Addressing Inequality, Embracing the Industrial Economy

IIt is not true that the state of Odisha is not developing, but the fact is that when comparing it with other states, its position remains at the bottom of many social and economic indicators due to its slow growth.

Odisha is not among the top ten developed states of India. Internationally, its IMR and RMM are just equal to the condition of Ethiopia and Sub-Saharan Africa. There have been huge persistent regional imbalances within the state and persistent inequalities in socio-economic status between different ethnic and social groups.

The poor economic situation of a majority of the state’s rural population is characterized by poor living standards, low wage rates, and both seasonal and long-term distress migration. The state remains a predominantly traditional agricultural economy with no visible development of the industrial and service sector.

In the process of low industrial and manufacturing employment growth, rural youth prefer to migrate to industrially advanced states and metropolises in search of employment as the best option for their future. The trend of migration has increased lately due to the frequent visitation of natural calamities which further affect the agricultural economy. The State did not use its human resources. It is not becoming an attractive economic destination; rather, it is seen as a labour-supplying state. Maybe few Odias are better placed nationally and internationally but that could not change the overall image of the state.

The state has failed in many ways to take advantage of the Indian government’s policies of globalization and liberalization since the 1990s. In particular, its inability to mobilize private and public investment in the non-mining sector despite its potential is a major drawback.

There has been no visible change in the coastal areas of the state. It has done little in primary health and education, communication, transport, coastal development, agribusiness, tourism, banking, insurance, manufacturing and tailoring . Not a single national manufacturing hub is promoted in the state. Rapid industrialization can change both the material and social condition of the people of Odisha.

Government must take action to address our many forms of inequality in social life, especially inequality of status and opportunity, income and assets by establishing a level playing field.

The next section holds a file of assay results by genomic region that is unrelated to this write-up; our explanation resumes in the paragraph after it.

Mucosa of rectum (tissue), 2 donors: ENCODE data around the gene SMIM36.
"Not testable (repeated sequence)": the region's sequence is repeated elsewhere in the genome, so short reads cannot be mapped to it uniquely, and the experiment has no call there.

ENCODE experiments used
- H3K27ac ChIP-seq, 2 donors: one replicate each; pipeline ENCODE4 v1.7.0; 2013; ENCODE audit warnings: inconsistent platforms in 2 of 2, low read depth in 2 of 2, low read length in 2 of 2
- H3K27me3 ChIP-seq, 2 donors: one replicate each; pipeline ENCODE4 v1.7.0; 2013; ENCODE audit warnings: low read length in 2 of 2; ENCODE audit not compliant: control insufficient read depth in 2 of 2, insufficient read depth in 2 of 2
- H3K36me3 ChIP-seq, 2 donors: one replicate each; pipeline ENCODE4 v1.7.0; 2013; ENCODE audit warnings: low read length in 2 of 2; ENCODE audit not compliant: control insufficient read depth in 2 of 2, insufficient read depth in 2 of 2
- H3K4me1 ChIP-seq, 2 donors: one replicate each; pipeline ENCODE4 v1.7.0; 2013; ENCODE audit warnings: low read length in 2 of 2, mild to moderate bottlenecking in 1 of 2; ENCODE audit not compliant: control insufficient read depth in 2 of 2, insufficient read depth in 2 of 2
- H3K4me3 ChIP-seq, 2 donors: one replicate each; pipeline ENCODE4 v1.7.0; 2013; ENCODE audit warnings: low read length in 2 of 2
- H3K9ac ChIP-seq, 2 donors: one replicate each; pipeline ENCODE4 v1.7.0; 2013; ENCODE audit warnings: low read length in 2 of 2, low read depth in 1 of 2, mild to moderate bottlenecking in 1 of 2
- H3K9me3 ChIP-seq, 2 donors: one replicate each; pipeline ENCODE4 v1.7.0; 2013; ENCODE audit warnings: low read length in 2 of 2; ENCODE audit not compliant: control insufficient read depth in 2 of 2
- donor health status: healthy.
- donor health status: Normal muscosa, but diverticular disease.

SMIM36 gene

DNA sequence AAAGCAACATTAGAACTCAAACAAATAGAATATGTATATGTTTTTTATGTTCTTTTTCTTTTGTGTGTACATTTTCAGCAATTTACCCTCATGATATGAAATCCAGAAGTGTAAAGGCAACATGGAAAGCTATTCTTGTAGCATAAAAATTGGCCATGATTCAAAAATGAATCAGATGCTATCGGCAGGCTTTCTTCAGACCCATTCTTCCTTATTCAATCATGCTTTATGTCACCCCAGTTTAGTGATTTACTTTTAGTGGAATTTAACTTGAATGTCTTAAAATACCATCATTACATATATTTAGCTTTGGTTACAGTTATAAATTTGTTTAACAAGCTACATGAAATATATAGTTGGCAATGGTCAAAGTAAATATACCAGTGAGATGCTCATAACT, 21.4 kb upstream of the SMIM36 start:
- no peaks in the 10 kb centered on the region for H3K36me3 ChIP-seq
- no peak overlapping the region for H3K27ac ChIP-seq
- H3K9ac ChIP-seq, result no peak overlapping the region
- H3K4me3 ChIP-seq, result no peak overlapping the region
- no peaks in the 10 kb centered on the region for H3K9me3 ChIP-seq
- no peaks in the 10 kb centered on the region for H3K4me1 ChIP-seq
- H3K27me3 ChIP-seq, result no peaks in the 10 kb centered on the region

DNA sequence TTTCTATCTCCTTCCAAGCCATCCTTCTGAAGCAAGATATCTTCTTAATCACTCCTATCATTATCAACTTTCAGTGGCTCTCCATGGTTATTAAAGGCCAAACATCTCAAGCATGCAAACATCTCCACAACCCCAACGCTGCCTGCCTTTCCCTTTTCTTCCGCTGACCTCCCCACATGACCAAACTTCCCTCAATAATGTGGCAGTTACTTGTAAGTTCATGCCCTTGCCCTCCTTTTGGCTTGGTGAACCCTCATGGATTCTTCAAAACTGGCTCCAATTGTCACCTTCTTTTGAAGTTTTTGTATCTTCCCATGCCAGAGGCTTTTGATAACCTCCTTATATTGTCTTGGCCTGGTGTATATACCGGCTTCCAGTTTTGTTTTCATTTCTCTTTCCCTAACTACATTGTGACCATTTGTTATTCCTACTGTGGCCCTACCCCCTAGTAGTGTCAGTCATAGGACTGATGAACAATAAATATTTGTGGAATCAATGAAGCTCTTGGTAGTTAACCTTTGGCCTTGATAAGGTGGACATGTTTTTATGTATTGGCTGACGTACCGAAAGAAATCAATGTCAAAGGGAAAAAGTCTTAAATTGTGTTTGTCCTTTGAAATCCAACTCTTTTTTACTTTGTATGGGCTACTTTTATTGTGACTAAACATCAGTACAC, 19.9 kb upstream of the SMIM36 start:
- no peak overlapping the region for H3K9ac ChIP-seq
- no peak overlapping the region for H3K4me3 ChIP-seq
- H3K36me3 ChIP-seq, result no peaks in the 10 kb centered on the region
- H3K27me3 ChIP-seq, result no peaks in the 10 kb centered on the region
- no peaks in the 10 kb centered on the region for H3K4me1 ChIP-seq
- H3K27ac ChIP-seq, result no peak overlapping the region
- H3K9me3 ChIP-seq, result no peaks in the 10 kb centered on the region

Inequalities can be addressed by improving production and growth in all sectors of the economy, not just relying on traditional agriculture.

The ideas of social justice in our constitution must be reflected in our changing economic systems to eliminate economic and social inequalities and ensure a decent standard of living for working people.

Unfortunately, over the past 72 years, inequality has remained a concern. There are a multitude of programs for slums and hamlets, but they have failed to ensure people’s well-being by reducing poverty. The political parties in the state that are fighting against the elections do not have a development program before the people for the whole state; instead, they regularly give gifts to get the vote. These days, ruling parties are engaged in bribing people with booze, feasts and money to woo voters.

In a modern rule of law with a multi-party democracy, it is the duty of political parties to lead the people towards the construction of a developed society, but unfortunately the parties in power are not serious about the state of the economy. They are more interested in staying in power by managing voters.

Many of our historically unresolved social issues such as caste, gender and ethnic discrimination are closely tied to the feudal agrarian economic system. Landless labourers, sharecroppers, small marginal farmers have no future in the ongoing agrarian economy of Odisha. For 70 years, the State has not initiated any agrarian reform to change the feudal mode of the production relationship because it turns out that the real cultivators still do not have land to cultivate and are deprived of all kinds of protection from the state.

Overpopulated people in the agrarian sector must move to other sectors of the economy and the modernization of agriculture must succeed in developing a new generation of farmers using the best available technology.

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